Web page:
Anti-obesity medication is a form of medication which can reduce or control weight. They can be prescribed by a GP as part of a weight management programme. This programme will involve a sensible diet and exercise regime. This medication is known to result in small but safe amounts of weight loss; however they mustn’t be seen as an easy answer to serious weight problems. At present there are two types of anti-obesity medication: Reductil and Xenical.
These have been approved for use but under medical supervision. They have been proven to work but they do come with a set of strict criteria as to their use. As with all drugs there are side effects with this medication and so their use must be monitored carefully. There are guidelines as to who can use them and for how long.
How do they work?
These drugs work by either affecting the absorption of calories from food intake or by directly affecting the metabolism. They can reduce the amount of fat absorbed during food breakdown which means less of this going into your system (and into your body!). They can also alter the chemical messengers in the brain which are directly responsible for appetite regulation. We all produce two hormones called ghrelin and leptin which are responsible for feelings of hunger and fullness. In a nutshell, they control appetite regulation. What these drugs do is to affect this regulation. This can mean that you will require smaller portions and will become full much quicker than normal. Smaller portions mean reduced calorie intake and therefore weight loss.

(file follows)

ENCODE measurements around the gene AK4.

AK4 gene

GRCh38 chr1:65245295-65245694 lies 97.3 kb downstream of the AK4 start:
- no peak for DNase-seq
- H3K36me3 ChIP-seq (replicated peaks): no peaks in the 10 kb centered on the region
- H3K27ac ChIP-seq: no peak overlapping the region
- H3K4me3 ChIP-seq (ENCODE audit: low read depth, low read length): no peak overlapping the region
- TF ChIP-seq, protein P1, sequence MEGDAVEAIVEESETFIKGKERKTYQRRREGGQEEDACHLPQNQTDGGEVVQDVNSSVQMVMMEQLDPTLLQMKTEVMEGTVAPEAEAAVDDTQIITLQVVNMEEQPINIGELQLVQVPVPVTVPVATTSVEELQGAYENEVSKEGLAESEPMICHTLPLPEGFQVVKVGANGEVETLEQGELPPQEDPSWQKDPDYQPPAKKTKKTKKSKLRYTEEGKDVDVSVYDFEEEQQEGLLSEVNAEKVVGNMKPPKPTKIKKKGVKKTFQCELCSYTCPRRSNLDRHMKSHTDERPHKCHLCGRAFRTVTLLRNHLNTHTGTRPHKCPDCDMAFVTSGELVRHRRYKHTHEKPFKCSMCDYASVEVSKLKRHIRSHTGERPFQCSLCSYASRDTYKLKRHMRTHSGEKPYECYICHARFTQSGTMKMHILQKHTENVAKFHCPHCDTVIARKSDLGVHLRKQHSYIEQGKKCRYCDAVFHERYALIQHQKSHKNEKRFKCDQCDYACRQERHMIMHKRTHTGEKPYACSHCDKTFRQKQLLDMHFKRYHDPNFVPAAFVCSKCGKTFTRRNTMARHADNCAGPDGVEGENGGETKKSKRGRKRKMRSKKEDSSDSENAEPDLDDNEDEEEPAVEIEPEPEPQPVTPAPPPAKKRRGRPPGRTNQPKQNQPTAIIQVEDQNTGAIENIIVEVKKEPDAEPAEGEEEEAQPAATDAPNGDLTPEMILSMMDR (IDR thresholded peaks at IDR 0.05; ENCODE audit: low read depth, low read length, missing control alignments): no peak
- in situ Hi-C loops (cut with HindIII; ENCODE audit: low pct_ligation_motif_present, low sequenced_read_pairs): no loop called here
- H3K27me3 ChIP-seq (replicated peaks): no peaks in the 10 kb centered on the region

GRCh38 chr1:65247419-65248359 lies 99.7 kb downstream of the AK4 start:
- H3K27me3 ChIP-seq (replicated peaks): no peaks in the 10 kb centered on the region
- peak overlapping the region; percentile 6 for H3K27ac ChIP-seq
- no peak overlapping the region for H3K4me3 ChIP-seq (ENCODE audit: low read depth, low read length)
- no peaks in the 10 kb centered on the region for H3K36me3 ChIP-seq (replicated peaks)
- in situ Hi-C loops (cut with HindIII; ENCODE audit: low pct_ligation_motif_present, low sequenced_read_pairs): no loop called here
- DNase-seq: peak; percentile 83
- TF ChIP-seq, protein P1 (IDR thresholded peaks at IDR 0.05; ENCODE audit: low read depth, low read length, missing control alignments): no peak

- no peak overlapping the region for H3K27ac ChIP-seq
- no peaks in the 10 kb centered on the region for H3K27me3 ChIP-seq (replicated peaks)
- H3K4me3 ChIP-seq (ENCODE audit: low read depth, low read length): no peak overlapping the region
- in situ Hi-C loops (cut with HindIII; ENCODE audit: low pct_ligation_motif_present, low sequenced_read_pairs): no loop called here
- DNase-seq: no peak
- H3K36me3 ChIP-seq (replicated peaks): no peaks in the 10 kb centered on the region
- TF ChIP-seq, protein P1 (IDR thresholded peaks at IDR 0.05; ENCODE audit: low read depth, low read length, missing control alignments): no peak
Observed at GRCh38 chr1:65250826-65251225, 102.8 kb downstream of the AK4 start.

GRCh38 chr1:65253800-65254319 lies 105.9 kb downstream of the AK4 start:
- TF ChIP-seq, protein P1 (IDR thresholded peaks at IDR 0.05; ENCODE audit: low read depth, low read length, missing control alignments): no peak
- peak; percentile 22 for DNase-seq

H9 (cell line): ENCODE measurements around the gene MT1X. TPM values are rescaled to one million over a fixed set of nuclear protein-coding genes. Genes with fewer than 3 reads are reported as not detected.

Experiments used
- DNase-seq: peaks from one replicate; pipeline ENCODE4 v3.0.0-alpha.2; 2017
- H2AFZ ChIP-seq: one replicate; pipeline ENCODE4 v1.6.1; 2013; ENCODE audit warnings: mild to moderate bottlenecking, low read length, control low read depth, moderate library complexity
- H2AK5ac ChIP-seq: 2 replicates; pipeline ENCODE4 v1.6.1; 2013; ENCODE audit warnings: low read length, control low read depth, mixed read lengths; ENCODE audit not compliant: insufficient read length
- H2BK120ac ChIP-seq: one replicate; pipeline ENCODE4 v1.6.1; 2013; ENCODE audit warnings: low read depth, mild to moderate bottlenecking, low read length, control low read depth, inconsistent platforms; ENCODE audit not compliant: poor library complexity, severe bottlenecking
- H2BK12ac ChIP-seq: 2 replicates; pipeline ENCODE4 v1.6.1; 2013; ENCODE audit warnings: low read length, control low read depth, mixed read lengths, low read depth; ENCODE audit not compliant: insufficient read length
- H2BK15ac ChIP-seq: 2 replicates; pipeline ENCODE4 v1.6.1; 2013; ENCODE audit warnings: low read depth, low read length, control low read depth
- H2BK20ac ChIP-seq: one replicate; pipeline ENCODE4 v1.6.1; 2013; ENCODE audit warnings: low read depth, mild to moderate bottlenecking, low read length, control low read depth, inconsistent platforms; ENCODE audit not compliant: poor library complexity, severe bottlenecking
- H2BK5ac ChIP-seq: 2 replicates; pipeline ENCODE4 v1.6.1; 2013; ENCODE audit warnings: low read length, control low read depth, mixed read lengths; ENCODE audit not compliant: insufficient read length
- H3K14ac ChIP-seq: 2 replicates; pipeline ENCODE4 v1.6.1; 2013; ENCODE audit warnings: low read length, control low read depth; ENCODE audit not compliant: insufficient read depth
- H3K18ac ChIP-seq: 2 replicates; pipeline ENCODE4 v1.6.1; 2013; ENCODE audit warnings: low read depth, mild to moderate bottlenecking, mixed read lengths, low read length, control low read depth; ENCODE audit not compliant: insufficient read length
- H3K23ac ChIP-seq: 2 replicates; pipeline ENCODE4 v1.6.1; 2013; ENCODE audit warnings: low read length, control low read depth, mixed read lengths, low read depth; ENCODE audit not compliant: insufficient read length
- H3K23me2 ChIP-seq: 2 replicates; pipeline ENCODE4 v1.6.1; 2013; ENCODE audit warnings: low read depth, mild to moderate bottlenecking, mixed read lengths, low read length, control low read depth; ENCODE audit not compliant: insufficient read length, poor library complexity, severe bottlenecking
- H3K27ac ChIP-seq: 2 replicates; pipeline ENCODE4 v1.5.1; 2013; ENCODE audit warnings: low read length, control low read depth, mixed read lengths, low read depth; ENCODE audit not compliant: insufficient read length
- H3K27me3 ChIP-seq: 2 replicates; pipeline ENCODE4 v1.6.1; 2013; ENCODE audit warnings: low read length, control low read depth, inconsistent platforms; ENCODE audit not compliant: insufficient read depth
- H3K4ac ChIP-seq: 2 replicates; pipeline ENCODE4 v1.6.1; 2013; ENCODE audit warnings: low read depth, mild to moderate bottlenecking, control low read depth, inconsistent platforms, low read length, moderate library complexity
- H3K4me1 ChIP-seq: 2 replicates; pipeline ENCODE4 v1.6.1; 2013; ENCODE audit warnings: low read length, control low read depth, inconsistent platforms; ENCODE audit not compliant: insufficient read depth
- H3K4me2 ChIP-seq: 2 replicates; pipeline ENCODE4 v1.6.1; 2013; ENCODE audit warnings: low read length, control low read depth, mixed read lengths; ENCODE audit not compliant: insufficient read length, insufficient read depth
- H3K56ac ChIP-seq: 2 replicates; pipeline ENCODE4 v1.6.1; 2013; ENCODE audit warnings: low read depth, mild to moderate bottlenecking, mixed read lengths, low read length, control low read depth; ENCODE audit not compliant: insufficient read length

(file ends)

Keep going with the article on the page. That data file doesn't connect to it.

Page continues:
They are most effective when combined with diet and exercise and form part of a complete lifestyle change. They have been developed in response to the growing problem of obesity and the fact that it’s a complex problem as well. There are a whole range of factors responsible for excessive weight gain, one of these being genetic. Anti-obesity medication is one answer to this problem.
There are just two types of anti-obesity drugs available.
Anti Obesity Medication
Weight Loss Surgery Guide
- Types of weight loss surgery
- Benefits of weight loss surgery
- Risks of Weight loss surgery
- Suitability for weight loss surgery
- Weight loss surgery criteria guidelines
- Exclusion Criteria for weight loss surgery
- Finding a obesity surgeon
- Weight loss surgery abroad
- Gastric Bypass Surgery
- Gastric band surgery
- Biliopancreatic Diversion
- Sleeve Gastrectomy
- Gastric Balloon
- Gastric Stimulation
- Revision weight loss Surgery
- Obesity surgery and children
- Obesity surgery and teenagers
- Obesity surgery and older people
- Obesity Surgery and pregnancy
- Costs of weight loss surgery
- Weight loss surgery on the NHS
- Paying for weight loss surgery privately
- Cosmetic Surgery After obesity surgery
- Anti obesity medication
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